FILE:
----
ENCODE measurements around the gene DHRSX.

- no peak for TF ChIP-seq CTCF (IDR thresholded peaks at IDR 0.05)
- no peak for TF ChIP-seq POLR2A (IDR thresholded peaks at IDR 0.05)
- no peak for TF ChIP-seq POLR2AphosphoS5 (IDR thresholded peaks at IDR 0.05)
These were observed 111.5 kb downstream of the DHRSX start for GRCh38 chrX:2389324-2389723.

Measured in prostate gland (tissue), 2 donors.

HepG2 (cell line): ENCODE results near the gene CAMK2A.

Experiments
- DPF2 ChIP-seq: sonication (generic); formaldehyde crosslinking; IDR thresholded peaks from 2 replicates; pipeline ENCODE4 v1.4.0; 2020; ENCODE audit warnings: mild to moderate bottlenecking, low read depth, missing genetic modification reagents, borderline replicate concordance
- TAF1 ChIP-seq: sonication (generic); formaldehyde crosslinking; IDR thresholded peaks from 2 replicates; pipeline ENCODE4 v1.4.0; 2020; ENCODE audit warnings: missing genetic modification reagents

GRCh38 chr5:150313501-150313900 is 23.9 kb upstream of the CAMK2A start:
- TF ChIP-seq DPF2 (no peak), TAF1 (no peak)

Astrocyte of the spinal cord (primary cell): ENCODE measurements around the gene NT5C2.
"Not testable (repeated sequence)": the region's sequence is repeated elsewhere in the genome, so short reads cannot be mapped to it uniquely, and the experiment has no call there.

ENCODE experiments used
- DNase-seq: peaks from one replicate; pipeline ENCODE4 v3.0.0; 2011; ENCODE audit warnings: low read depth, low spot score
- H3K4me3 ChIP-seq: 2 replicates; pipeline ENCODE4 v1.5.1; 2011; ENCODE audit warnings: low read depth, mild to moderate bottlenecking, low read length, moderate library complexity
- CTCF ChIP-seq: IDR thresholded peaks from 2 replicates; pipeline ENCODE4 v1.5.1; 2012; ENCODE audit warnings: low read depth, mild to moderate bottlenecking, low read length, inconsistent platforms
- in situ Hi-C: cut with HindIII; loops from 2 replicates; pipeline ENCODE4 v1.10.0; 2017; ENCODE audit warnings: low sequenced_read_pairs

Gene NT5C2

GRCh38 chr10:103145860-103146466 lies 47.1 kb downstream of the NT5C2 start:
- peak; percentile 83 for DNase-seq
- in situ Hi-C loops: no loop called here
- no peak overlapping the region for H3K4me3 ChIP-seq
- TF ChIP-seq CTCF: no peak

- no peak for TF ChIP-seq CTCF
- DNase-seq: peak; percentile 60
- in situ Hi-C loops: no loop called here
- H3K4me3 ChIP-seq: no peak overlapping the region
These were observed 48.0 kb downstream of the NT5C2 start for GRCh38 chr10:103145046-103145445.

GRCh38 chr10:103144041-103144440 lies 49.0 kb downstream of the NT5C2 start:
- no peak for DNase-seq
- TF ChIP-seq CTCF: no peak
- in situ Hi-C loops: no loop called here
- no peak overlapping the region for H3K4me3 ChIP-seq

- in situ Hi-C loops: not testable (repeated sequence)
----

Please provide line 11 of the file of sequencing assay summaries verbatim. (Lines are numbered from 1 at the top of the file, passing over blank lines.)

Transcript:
GRCh38 chr5:150313501-150313900 is 23.9 kb upstream of the CAMK2A start: